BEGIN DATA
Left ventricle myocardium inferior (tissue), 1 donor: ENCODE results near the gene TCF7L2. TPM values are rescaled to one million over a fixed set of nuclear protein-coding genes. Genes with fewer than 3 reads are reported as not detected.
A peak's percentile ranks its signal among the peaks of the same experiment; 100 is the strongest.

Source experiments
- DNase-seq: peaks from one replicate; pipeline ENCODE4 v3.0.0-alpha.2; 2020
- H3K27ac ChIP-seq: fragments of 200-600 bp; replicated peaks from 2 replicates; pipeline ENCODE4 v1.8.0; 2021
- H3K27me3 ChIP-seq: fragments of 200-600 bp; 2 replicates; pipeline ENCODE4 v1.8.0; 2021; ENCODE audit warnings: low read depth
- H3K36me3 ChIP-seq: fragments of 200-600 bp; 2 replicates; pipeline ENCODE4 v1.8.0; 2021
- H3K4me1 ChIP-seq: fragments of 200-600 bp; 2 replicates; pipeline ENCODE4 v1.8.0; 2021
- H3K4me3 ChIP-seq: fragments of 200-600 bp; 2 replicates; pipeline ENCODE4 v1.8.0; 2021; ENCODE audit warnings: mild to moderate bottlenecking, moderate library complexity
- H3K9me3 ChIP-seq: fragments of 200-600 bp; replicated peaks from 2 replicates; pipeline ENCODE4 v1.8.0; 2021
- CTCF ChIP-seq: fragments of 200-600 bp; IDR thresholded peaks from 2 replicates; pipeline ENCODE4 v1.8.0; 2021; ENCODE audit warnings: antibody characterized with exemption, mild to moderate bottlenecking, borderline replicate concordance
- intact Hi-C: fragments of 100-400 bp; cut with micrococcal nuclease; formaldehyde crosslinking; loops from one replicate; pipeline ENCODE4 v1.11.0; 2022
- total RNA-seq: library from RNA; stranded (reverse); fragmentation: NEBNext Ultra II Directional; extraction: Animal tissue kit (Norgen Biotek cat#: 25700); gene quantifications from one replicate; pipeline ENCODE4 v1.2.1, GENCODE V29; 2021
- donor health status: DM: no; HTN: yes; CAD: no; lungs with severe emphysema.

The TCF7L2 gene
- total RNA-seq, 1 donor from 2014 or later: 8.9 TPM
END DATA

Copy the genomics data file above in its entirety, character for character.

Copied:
Left ventricle myocardium inferior (tissue), 1 donor: ENCODE results near the gene TCF7L2. TPM values are rescaled to one million over a fixed set of nuclear protein-coding genes. Genes with fewer than 3 reads are reported as not detected.
A peak's percentile ranks its signal among the peaks of the same experiment; 100 is the strongest.

Source experiments
- DNase-seq: peaks from one replicate; pipeline ENCODE4 v3.0.0-alpha.2; 2020
- H3K27ac ChIP-seq: fragments of 200-600 bp; replicated peaks from 2 replicates; pipeline ENCODE4 v1.8.0; 2021
- H3K27me3 ChIP-seq: fragments of 200-600 bp; 2 replicates; pipeline ENCODE4 v1.8.0; 2021; ENCODE audit warnings: low read depth
- H3K36me3 ChIP-seq: fragments of 200-600 bp; 2 replicates; pipeline ENCODE4 v1.8.0; 2021
- H3K4me1 ChIP-seq: fragments of 200-600 bp; 2 replicates; pipeline ENCODE4 v1.8.0; 2021
- H3K4me3 ChIP-seq: fragments of 200-600 bp; 2 replicates; pipeline ENCODE4 v1.8.0; 2021; ENCODE audit warnings: mild to moderate bottlenecking, moderate library complexity
- H3K9me3 ChIP-seq: fragments of 200-600 bp; replicated peaks from 2 replicates; pipeline ENCODE4 v1.8.0; 2021
- CTCF ChIP-seq: fragments of 200-600 bp; IDR thresholded peaks from 2 replicates; pipeline ENCODE4 v1.8.0; 2021; ENCODE audit warnings: antibody characterized with exemption, mild to moderate bottlenecking, borderline replicate concordance
- intact Hi-C: fragments of 100-400 bp; cut with micrococcal nuclease; formaldehyde crosslinking; loops from one replicate; pipeline ENCODE4 v1.11.0; 2022
- total RNA-seq: library from RNA; stranded (reverse); fragmentation: NEBNext Ultra II Directional; extraction: Animal tissue kit (Norgen Biotek cat#: 25700); gene quantifications from one replicate; pipeline ENCODE4 v1.2.1, GENCODE V29; 2021
- donor health status: DM: no; HTN: yes; CAD: no; lungs with severe emphysema.

The TCF7L2 gene
- total RNA-seq, 1 donor from 2014 or later: 8.9 TPM